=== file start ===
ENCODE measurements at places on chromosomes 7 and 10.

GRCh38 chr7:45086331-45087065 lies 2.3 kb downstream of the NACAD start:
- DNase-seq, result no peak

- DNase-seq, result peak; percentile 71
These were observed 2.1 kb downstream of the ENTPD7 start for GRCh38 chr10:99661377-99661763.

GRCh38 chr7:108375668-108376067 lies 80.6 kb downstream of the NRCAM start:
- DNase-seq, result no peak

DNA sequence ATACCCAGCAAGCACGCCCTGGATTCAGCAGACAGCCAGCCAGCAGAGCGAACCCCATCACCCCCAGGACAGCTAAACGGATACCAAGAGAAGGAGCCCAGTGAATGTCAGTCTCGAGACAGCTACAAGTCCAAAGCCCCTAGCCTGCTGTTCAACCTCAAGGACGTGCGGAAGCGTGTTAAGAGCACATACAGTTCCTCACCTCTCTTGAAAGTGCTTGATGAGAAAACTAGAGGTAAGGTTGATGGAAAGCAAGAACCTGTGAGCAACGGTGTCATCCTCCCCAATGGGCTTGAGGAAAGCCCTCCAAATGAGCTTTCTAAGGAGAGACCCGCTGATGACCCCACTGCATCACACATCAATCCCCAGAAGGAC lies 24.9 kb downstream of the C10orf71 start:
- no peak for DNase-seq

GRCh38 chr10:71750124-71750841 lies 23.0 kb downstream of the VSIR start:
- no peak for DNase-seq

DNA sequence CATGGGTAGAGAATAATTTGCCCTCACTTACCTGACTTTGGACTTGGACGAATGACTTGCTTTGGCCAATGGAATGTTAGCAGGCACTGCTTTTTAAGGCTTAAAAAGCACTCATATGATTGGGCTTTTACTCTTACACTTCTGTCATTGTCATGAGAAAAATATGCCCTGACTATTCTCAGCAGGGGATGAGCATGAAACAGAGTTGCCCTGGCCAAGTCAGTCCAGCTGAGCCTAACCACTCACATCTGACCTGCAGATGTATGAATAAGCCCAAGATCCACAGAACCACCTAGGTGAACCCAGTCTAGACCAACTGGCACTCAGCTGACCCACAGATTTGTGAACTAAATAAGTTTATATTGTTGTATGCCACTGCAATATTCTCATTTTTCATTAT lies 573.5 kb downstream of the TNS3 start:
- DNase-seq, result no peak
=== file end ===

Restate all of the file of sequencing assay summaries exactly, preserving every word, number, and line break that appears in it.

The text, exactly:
ENCODE measurements at places on chromosomes 7 and 10.

GRCh38 chr7:45086331-45087065 lies 2.3 kb downstream of the NACAD start:
- DNase-seq, result no peak

- DNase-seq, result peak; percentile 71
These were observed 2.1 kb downstream of the ENTPD7 start for GRCh38 chr10:99661377-99661763.

GRCh38 chr7:108375668-108376067 lies 80.6 kb downstream of the NRCAM start:
- DNase-seq, result no peak

DNA sequence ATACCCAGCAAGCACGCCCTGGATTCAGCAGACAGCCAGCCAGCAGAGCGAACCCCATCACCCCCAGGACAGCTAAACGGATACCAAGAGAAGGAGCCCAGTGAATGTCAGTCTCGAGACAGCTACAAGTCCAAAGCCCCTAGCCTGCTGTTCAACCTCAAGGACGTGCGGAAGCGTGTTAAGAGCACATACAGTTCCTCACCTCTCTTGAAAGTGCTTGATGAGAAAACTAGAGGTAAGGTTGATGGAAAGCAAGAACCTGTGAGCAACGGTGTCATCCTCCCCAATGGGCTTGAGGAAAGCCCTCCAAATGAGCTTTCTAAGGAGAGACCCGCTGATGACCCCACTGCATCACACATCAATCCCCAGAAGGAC lies 24.9 kb downstream of the C10orf71 start:
- no peak for DNase-seq

GRCh38 chr10:71750124-71750841 lies 23.0 kb downstream of the VSIR start:
- no peak for DNase-seq

DNA sequence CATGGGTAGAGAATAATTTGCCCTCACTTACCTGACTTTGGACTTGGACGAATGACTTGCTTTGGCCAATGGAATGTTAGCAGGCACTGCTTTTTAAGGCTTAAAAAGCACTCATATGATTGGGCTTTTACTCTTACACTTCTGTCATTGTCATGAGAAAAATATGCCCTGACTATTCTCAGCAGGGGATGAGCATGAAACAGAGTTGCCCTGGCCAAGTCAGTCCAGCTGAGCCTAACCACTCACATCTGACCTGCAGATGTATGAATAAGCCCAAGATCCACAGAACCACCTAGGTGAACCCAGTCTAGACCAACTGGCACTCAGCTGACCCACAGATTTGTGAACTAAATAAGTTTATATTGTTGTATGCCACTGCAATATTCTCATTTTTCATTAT lies 573.5 kb downstream of the TNS3 start:
- DNase-seq, result no peak